L to R: NYS Senator Brad Hoylman, Jamestown and WSCF Board of Directors President Michael Phillips, and Hudson Guild Director Ken Jockers. | Photo by Jared Dangremond

The relaunched WSCF is also showing its commitment to local investment by tapping Hudson Guild to distribute the Fund and support grantees in ways far beyond making sure the check is in the mail. Ken Jockers, Executive Director at Hudson Guild, told CCNews that when the leaders of WSCF “asked us “to get involved, it was with a specific role, to help administer,” he recalled. “The companies that make the decisions to fund these really impactful grants were looking for an organization that could set up the grant process, manage it, marshal the whole application process, so that the boards of the companies could make those final decisions. We’re back office, essentially,” said Jockers, of their essential efforts.

The current cycle of grants came from corporate donations totaling $100,000. Phillips would like to be granting $400,00 to $500,000 every year. The WSCF is funded annually, and according to Phillips, right now there are about 14 businesses that contribute $25,000 apiece annually. Donors listed for this Grantee Celebration included Amazon, Google, RxR, Jamestown, Third Point, Related, Tapestry Foundation, Cooley. With the great wealth of these businesses, perhaps a future endowment fund could be created. The needs are great, and the contrast between the rich and poor is, to use Hoylman’s word, as “stark” as can be.

Aaron Moore, Food Pantry Director at Rauschenbusch Metro Ministries, said the grant arrived at a time when more people are depending on the services they provide. | Photo by Jared Dangremond

How important are the granted funds to local organizations? Here’s a sampling from four Grantees:

Aaron Moore, Food Pantry Director at grant recipient Rauschenbusch Metro Ministries, who talked at the October 11 event about how his organization used to serve 80 people a week, but then the number rose to 240 a week, and now 300 to 350 people are coming. From June to September, the Ministries’ other grants were depleted and in order to provide food for those in need, funds were donated by the congregation of the Metro Baptist Church. “So this grant money will go toward replenishing some of those funds, and we always need more. We’ve been able to rise to the occasion every time the need increases but there’s always more need.” Every week, Rauschenbusch also gives out toiletry bags with a toothbrush, razor, shaving cream, and snack bags with protein bars and fruit cups. In the past, it distributed about 30 bags a week. The current weekly count now stands at around 150, and is expected to increase.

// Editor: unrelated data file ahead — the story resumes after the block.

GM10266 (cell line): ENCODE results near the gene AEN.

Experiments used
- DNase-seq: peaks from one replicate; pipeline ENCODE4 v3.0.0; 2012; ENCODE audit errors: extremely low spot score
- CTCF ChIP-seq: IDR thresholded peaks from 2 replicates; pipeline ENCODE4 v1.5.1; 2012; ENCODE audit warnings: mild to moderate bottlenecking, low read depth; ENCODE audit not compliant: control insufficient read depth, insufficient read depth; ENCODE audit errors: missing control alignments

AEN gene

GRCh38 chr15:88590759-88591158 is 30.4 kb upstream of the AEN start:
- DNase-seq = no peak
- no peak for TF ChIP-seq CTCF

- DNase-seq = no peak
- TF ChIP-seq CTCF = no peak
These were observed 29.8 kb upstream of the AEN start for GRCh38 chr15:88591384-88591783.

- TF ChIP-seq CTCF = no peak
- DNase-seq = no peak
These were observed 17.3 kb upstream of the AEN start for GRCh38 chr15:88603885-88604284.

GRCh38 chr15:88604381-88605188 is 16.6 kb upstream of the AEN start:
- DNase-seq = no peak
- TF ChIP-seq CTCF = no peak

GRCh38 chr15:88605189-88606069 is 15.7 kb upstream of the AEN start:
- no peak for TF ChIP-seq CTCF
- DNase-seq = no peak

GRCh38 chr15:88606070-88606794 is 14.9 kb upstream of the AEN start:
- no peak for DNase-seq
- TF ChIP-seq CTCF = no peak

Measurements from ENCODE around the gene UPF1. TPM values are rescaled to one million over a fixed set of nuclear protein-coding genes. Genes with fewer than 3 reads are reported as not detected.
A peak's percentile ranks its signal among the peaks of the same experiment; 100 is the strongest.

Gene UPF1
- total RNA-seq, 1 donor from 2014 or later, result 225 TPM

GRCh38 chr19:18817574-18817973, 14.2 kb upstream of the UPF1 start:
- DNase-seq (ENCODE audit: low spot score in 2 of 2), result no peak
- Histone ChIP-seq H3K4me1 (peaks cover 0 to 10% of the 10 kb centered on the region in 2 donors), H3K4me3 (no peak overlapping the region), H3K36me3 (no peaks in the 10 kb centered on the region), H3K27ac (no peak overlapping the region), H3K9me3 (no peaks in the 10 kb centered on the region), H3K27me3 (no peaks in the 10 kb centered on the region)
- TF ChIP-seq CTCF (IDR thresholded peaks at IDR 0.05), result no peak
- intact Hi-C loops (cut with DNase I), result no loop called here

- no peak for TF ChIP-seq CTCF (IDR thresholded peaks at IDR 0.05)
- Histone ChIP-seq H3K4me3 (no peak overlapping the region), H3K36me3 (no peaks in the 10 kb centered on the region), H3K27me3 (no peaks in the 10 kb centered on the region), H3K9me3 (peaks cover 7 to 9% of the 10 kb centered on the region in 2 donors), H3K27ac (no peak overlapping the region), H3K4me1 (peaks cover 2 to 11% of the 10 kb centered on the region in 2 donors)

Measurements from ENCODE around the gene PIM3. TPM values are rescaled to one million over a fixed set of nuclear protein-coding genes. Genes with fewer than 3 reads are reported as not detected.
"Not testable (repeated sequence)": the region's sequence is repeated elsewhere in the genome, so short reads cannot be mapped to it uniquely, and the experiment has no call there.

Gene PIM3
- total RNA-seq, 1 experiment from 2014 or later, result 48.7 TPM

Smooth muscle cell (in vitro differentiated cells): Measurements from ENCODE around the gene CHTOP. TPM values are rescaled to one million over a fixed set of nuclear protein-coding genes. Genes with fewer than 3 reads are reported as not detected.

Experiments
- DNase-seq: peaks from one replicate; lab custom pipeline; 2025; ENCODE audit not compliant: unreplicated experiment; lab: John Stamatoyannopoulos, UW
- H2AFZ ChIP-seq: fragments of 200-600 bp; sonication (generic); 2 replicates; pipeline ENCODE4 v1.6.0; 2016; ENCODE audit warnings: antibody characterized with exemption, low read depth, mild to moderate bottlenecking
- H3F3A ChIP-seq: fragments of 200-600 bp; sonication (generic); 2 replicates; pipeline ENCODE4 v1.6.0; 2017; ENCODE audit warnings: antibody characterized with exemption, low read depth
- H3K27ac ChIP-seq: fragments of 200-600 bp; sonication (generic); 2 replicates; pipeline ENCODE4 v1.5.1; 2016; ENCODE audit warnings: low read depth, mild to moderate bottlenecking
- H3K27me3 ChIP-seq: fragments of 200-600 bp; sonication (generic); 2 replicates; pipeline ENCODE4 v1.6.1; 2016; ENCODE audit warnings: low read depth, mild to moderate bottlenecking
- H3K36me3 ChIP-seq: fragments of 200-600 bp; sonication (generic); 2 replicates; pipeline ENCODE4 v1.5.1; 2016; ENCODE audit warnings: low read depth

On the left is MSCC’s John Mudd, who noted the grant will be used to expand efforts at their urban garden. | Photo by Jared Dangremond

John Mudd, President of Midtown South Community Council, another grantee, supplies food to shelters from the organization’s urban garden and upstate Hudson Valley garden, and the grant will enable greater garden development. The Council focuses on meeting a broad area of needs in health, housing, homelessness, and food insecurity. It can distribute 100 pounds of food a week, and just last week gave out 180 pounds of food. Mudd echoes Aaron Moore in speaking about community need: “We need more of it [grants like WCSF]. The grant itself has to grow and really build communities. We need a balance between communities and businesses… We have to be respectful of each other and live with each other.”

For Christine Berthet, longtime CB4 member and Co-Founder of grantee CHEKPEDS (Clinton Hell’s Kitchen Chelsea Coalition for Pedestrian Safety), the funding will allow the completion of a software app—WalkMapper—to help its users walk NYC streets safely. The app will include 70 complaints, such as sidewalk obstruction, or problems with a pedestrian crossing. Normally when a New Yorker has an issue, the only alternative is to call 311. With this app, a safety concern will not only reach 311 but also a Councilmember, Community Board, the local BID, other elected officials, and even selected social media.

Nitiya Walker, Executive Director of Seeds of Fortune Inc., talked about how 22 students will benefit from WSCF’s support. | Photo by Jared Dangremond